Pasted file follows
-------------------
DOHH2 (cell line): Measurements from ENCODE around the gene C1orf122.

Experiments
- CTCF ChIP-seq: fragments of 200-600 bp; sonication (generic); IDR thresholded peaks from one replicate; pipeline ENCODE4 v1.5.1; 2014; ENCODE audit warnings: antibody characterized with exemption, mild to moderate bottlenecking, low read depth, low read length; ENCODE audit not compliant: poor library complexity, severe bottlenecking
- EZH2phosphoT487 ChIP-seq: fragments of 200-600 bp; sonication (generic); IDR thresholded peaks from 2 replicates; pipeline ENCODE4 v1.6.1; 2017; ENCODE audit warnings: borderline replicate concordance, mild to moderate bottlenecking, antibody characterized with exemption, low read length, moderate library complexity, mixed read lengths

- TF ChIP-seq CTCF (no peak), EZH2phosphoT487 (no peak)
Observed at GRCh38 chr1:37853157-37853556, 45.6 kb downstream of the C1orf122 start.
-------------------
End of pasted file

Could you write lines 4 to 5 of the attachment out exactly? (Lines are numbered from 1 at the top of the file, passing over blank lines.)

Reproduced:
- EZH2phosphoT487 ChIP-seq: fragments of 200-600 bp; sonication (generic); IDR thresholded peaks from 2 replicates; pipeline ENCODE4 v1.6.1; 2017; ENCODE audit warnings: borderline replicate concordance, mild to moderate bottlenecking, antibody characterized with exemption, low read length, moderate library complexity, mixed read lengths

- TF ChIP-seq CTCF (no peak), EZH2phosphoT487 (no peak)